Magazine article Times Educational Supplement

Minority Attainment - Investing Billions in Aboriginal Students: News

Magazine article Times Educational Supplement

Minority Attainment - Investing Billions in Aboriginal Students: News

Article excerpt

Australia's 'indigenous loading' aims to tackle underachievement.

Almost 250 years after British explorer Captain James Cook first came face to face with indigenous Australians, a stark social divide remains between the country's Aboriginal communities and their neighbours of European descent.

Many of Australia's "first citizens" are living in extreme poverty and have a life expectancy that is 10 years lower than their fellow Australians. In education, national assessment results from 2012 revealed that, across all age groups, the average performance of indigenous students in reading and numeracy was two to three years behind their peers.

Now, the Australian government has set aside A$5.5 billion (Pounds 3.5 billion) to try to close the attainment gap. And, just as significantly, it has announced plans to give all students the opportunity to learn Aboriginal languages for the first time.

A new draft curriculum states that all schools should teach indigenous languages to Aboriginal students and to their non-indigenous classmates. The number of indigenous languages in regular use across Australia has dropped from 250 in the pre-colonial era to about 150 today. The majority of the remaining languages are classed as highly endangered, and it is believed that just 10 per cent are still being taught.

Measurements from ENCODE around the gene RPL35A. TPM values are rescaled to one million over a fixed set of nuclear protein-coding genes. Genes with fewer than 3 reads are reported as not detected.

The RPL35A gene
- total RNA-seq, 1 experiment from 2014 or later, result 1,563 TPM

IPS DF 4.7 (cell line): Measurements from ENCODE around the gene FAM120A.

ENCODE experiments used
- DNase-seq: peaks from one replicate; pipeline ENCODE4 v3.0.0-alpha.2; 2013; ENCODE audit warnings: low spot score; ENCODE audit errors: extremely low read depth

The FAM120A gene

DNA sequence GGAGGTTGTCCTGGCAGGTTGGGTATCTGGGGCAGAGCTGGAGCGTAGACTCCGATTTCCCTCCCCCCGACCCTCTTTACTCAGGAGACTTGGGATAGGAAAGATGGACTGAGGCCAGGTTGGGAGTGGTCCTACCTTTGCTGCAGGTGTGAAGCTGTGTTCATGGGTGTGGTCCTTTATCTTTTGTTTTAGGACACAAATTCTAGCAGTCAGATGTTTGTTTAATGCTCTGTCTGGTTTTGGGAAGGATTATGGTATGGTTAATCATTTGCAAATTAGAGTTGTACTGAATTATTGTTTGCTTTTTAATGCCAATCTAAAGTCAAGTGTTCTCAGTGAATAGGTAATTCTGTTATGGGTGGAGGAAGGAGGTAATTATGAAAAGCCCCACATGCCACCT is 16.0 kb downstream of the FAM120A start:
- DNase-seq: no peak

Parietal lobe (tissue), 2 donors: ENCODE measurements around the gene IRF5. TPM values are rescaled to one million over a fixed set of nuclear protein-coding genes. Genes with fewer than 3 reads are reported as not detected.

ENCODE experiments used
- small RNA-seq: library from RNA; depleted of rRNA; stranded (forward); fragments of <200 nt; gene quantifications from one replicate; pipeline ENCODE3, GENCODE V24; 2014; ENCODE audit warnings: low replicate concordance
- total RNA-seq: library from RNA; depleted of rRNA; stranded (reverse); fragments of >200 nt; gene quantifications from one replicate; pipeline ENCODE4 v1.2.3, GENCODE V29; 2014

"Keeping language alive in our communities is really important but until now there has been no national approach," schools minister Peter Garrett said.

Learning these languages, the draft framework argues, "can play an important part in the development of a strong sense of identity, pride and self-esteem for all Australian students".

Last week, Mr Garrett also announced plans to set aside part of the A$5.5 billion to provide a package of financial support for the 200,000 Aboriginal and Torres Strait Islander students who live on the group of islands between the Australian mainland and New Guinea. He said that education could be their "passport out of poverty".

The package of "indigenous loading" funding equates to about A$30,000 (Pounds 21,000) per student over a six-year period, but the sum will depend on factors such as their school's location and level of deprivation.

For the first time, every indigenous student in Australia will be given a personalised learning plan, with funding also being made available for breakfast clubs, homework centres and even employing extra teaching assistants. …

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